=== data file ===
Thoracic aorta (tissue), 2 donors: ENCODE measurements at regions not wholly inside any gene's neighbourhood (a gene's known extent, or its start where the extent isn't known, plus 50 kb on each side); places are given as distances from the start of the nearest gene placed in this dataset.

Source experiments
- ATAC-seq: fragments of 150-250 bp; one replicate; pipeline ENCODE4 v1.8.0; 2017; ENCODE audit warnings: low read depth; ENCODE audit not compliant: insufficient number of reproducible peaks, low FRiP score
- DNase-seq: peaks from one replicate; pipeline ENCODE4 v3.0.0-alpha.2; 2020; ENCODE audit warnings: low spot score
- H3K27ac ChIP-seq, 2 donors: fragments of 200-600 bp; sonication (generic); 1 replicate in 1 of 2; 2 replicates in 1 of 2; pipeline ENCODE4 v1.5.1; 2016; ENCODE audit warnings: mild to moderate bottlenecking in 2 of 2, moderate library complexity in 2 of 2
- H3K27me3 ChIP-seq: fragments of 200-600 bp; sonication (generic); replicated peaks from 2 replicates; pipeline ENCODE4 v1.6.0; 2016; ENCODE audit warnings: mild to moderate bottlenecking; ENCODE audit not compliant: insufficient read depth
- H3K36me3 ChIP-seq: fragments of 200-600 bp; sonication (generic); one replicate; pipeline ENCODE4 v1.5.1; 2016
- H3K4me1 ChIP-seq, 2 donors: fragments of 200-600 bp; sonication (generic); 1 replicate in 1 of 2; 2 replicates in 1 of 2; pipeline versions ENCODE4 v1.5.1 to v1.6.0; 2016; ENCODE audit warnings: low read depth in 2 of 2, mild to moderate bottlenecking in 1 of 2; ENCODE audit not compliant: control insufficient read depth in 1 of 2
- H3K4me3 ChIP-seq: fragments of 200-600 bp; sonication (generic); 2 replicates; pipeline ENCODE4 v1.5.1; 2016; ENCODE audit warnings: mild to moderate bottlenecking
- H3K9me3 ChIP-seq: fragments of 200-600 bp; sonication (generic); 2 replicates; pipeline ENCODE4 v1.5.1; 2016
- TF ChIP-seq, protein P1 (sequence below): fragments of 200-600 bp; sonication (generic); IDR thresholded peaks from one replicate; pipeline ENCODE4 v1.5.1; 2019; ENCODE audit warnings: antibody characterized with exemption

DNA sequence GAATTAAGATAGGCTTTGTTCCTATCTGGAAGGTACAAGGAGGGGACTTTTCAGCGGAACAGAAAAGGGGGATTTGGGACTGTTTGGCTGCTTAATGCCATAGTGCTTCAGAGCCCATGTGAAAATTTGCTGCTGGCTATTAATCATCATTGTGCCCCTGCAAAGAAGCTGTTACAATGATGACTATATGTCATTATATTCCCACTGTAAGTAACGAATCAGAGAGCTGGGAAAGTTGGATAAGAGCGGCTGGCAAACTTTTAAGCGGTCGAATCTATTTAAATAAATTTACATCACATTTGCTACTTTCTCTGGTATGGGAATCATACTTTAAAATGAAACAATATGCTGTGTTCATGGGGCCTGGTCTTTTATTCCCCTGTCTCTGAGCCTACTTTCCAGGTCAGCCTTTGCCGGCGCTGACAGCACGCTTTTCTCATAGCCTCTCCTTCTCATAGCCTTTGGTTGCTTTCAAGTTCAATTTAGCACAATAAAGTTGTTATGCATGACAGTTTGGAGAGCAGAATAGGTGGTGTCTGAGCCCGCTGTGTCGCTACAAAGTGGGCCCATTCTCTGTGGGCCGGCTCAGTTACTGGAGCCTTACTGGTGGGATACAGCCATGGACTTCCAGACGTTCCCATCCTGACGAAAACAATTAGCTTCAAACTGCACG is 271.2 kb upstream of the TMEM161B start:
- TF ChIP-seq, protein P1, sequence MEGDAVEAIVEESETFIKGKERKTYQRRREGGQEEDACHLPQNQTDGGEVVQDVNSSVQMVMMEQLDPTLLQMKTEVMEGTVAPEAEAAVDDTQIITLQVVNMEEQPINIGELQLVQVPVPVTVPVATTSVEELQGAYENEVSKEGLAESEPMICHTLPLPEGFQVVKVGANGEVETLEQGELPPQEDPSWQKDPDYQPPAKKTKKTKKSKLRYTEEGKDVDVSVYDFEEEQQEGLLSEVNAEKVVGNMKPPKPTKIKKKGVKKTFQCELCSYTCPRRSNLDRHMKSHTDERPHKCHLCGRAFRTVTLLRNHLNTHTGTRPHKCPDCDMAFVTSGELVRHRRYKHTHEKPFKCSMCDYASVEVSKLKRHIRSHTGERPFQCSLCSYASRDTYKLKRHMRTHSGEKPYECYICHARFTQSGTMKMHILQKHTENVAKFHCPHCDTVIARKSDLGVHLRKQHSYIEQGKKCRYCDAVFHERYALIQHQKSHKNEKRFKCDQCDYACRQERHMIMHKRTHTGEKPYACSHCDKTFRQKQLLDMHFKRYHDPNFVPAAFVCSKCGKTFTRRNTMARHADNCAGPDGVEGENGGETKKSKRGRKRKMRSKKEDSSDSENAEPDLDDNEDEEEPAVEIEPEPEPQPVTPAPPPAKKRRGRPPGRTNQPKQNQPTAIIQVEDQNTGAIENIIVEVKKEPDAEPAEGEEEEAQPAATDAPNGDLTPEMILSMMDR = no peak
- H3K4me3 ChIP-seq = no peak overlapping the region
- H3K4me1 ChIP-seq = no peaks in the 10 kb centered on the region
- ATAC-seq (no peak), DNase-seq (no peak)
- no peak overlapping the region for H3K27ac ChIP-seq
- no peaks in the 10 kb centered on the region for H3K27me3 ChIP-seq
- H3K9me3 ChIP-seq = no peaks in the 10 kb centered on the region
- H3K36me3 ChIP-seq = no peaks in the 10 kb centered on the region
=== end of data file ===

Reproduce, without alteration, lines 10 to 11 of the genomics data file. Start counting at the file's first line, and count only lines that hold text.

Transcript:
- H3K9me3 ChIP-seq: fragments of 200-600 bp; sonication (generic); 2 replicates; pipeline ENCODE4 v1.5.1; 2016
- TF ChIP-seq, protein P1 (sequence below): fragments of 200-600 bp; sonication (generic); IDR thresholded peaks from one replicate; pipeline ENCODE4 v1.5.1; 2019; ENCODE audit warnings: antibody characterized with exemption